Mrs. Sparsit, invited to stay on at Bounderby’s country retreat “to recover the tone of her nerves,” settles in to her old role as housekeeper and her new, self-appointed, role as spy. She reclaims her place at Bounderby’s table and prowls around the house, keeping her sharp eyes on its inhabitants.

A hastily written note arrives from Stone Lodge, carried by Bitzer, informing Louisa that her mother is seriously ill. Louisa immediately travels to her old home to be at her mother’s side. She finds her mother as usual propped up on a couch, with Sissy as ever in attendance. Jane, Louisa’s sister, now a girl of 11, is also in the room....

(The entire section is 619 words.)

Book II, Chapters 10-12: Summary and Analysis

Chapter 10: Mrs. Sparsit’s Staircase
Chapter 11: Lower and Lower
Chapter 12: Down

Summary
The first chance Mrs. Sparsit gets to spy on Louisa and Mr. Harthouse at Bounderby’s country place, she can only watch them—watch them sit close together in the garden one evening, bending toward one another, their heads almost touching—but she can’t hear a word. They are talking about Blackpool, and whether he can be responsible for the robbery. Louisa is ready to give him the benefit of the doubt, but she acknowledges how little she knows about him or about any of the men and women of his class. Harthouse comes close to convincing her about Blackpool’s probable guilt, and they stroll...

(The entire section is 918 words.)

Book III, Chapters 1-2: Summary and Analysis

Chapter 1: Another Thing Needful
Chapter 2: Very Ridiculous

Summary
Louisa wakens from a deep sleep. She is in her old room, on her own bed. She feels weak and her head hurts. Her little sister Jane is present. Jane tells Louisa that it was Sissy who had prepared the room and brought her there. Louisa turns her head away; just at this moment, she doesn’t want to hear about Sissy’s kindness and thoughtfulness.

Louisa’s father enters the room and sits down beside her. He speaks to her awhile in uncharacteristically subdued tones, holds her hand, gently rearranges her disordered hair, and then when Louisa no longer replies to his questions quietly leaves the room. His place is...

(The entire section is 583 words.)

Book III, Chapter 3: Summary and Analysis

Chapter 3: Very Decided

Summary
Mrs. Sparsit, ill from her late-night ordeal in the rain, pursues Bounderby to his hotel in London, tells him all she has seen and heard (and, no doubt, all that she imagines and fears), and faints dead away. After the usual restorative measures are applied, the two return by train to Coketown and proceed directly to Stone Lodge, where Bounderby bursts in upon Gradgrind demanding loudly to know where Louisa is. Told that she is right there in the house, Bounderby turns on Mrs. Sparsit and demands an apology for inventing stories. His housekeeper being incapable of speech, Bounderby escorts her out to the coach that conveyed them to Gradgrind’s and tells her to return...

(The entire section is 624 words.)

Book III, Chapters 4-5: Summary and Analysis

Chapter 4: Lost
Chapter 5: Found

Summary
Despite his domestic difficulties, Mr. Bounderby remains intent on investigating the bank robbery. Hoping it will crack the case open, Mr. Bounderby has a “WANTED” poster for the missing Stephen Blackpool printed up in great black letters and pasted all over town before daybreak. The agitator Slackbridge denounces Blackpool with his usual overheated language, adding to his former denunciations of Stephen the names of thief and plunderer.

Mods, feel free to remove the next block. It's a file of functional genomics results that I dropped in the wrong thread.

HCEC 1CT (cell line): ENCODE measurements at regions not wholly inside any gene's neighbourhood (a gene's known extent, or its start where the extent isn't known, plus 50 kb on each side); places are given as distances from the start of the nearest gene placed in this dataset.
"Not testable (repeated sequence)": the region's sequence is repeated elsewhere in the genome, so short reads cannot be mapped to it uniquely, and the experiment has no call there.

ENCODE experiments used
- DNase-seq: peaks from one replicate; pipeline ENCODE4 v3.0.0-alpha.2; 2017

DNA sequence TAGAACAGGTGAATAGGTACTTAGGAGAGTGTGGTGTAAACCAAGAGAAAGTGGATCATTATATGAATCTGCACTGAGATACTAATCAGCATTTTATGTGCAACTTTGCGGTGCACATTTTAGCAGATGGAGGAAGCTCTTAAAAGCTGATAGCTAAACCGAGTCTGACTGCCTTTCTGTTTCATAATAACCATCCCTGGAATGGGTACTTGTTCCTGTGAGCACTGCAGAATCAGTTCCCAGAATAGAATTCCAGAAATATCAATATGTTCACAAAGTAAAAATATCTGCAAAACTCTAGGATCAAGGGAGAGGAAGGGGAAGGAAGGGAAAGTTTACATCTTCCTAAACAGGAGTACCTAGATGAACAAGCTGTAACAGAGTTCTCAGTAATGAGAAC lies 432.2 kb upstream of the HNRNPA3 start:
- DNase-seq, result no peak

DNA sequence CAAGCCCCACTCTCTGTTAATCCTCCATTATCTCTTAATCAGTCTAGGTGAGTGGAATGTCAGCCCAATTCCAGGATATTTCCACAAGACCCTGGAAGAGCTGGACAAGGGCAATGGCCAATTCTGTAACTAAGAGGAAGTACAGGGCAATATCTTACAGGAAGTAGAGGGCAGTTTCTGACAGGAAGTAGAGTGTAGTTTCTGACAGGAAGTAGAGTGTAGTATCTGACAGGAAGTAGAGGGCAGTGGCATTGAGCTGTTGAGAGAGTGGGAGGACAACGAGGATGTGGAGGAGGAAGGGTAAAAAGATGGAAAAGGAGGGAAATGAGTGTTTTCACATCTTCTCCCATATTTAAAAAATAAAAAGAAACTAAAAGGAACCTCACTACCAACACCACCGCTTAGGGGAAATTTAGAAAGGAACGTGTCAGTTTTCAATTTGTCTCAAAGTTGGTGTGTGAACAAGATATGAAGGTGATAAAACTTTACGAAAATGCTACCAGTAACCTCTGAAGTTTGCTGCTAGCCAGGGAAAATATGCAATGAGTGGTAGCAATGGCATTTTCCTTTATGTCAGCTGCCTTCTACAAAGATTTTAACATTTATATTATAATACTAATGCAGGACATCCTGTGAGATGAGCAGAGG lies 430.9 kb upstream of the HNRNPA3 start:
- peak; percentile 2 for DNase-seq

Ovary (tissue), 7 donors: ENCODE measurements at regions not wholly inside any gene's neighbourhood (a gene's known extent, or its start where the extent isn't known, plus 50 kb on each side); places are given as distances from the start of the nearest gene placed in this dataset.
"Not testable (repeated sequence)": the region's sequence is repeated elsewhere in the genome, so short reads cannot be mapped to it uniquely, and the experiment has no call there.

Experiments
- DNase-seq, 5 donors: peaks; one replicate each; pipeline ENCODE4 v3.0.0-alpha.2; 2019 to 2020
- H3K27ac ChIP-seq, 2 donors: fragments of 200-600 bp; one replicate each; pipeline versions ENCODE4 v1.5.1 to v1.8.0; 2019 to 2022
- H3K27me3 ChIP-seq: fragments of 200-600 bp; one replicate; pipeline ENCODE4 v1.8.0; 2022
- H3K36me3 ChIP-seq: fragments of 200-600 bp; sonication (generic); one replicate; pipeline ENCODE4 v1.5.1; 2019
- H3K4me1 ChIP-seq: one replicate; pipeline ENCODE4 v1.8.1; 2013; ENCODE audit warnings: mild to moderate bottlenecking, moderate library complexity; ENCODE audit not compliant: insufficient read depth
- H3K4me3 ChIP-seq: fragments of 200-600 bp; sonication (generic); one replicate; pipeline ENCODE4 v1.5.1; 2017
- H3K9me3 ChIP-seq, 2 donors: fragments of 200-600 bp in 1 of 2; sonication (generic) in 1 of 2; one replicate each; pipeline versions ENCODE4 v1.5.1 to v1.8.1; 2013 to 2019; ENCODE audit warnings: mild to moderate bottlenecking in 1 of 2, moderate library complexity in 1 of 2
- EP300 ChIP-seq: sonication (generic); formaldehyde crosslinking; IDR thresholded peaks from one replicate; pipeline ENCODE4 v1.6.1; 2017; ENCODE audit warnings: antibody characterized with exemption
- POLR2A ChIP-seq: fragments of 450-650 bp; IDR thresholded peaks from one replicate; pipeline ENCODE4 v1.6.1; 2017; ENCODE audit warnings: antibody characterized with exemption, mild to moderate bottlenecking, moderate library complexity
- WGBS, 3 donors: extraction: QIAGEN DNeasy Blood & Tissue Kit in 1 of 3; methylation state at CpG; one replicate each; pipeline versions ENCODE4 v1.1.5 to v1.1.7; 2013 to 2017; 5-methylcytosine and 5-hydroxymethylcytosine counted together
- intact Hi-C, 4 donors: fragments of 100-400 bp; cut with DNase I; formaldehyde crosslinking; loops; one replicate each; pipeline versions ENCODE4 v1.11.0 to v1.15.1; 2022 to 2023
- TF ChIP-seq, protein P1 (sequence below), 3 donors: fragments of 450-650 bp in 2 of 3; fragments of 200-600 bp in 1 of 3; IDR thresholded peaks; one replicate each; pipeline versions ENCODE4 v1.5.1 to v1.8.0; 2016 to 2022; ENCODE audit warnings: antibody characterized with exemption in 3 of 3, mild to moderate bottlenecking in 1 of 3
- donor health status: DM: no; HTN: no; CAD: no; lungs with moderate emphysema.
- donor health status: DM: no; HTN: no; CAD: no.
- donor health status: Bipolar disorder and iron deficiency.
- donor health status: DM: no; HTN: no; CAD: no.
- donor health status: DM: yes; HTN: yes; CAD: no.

On the same evening that workers cluster around the posters in Coketown, the case suddenly erupts into the quiet confines of Stone Lodge. In the presence of her brother, Tom, who has arrived with...

(The entire section is 1013 words.)

Book III, Chapter 6: Summary and Analysis

Chapter 6: The Starlight

Summary
Rachael and Sissy Jupe spend a Sunday in the country just outside Coketown. Walking alone they come across a man’s hat lying on the grass. Inside, written in his own hand, is the name Stephen Blackpool. Directly in front of the two women yawns the gaping mouth of an abandoned coal works, one of many that dot the landscape outside the city.

Sissy convinces Rachael not to give way entirely to lamentation, that there is a chance Stephen may still be alive at the bottom of the shaft. Marking the spot with a shawl, the two set off in different directions; Rachael back toward where they came, Sissy in another direction entirely, each hoping to raise the alarm...

(The entire section is 882 words.)

Book III, Chapter 7: Summary and Analysis

Chapter 7: Whelp-Hunting

Summary
Tom Gradgrind stands by the Old Hell Shaft, next to Bounderby and a little apart from his father and sister. Sissy, seeing him there and watching him take in the fact that his father has been called to Stephen’s side, leaves Rachael, steals up behind Tom and whispers something. The two confer briefly, and Tom leaves the scene without being seen.

As Sissy explains to Mr. Gradgrind, she had remembered where her father’s old circus was at this time of year and had directed Tom to flee there and ask Mr. Sleary to take him in and hide him. Mr. Gradgrind, relieved that his son is in no immediate danger of arrest, takes heart when he realizes that Sleary’s...

(The entire section is 827 words.)

Book III, Chapters 8-9: Summary and Analysis

Chapter 8: Philosophical
Chapter 9: Final

Summary
Bitzer stands before Gradgrind in the circus ring, holding Tom fast. Mr. Gradgrind, “broken and submissive,” begins to appeal to him to let his son go. Each appeal is met with polite, “business-like,” and “logical” refusal. No talk of “heart,” no consideration of loyalty to his old master for the training that was bestowed upon him will induce him to release Tom. Bitzer has suspected Tom of the bank robbery from the first, and he’s sure that if he delivers Tom over to Mr. Bounderby his employer would promote him to Tom’s old place in the bank. No amount of money (Gradgrind asks him to name his sum) will change his mind. In...

(The entire section is 1049 words.)